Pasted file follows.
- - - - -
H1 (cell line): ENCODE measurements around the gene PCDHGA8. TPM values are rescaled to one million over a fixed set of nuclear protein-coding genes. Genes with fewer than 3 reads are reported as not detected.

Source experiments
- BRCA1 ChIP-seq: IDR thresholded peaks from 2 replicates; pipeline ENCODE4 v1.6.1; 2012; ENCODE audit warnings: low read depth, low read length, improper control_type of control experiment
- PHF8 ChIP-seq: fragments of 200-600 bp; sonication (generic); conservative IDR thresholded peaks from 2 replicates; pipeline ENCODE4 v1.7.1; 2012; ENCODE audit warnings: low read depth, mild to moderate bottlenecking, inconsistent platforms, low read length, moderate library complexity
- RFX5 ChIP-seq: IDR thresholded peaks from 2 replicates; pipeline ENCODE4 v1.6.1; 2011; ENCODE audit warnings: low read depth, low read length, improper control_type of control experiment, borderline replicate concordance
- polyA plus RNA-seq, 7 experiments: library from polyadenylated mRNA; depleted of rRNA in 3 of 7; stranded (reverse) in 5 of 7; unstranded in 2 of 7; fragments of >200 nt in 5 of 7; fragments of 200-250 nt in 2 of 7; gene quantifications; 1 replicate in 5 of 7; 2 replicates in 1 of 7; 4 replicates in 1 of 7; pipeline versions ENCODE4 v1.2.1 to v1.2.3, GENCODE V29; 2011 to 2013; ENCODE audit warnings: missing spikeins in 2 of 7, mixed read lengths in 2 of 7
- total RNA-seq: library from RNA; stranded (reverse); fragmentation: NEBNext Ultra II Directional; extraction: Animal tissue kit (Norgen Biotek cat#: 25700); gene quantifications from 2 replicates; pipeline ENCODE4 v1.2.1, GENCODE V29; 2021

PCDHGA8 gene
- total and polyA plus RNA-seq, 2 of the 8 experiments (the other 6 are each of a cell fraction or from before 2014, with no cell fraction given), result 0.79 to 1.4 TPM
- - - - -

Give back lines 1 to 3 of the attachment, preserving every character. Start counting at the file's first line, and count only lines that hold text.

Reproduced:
H1 (cell line): ENCODE measurements around the gene PCDHGA8. TPM values are rescaled to one million over a fixed set of nuclear protein-coding genes. Genes with fewer than 3 reads are reported as not detected.

Source experiments
- BRCA1 ChIP-seq: IDR thresholded peaks from 2 replicates; pipeline ENCODE4 v1.6.1; 2012; ENCODE audit warnings: low read depth, low read length, improper control_type of control experiment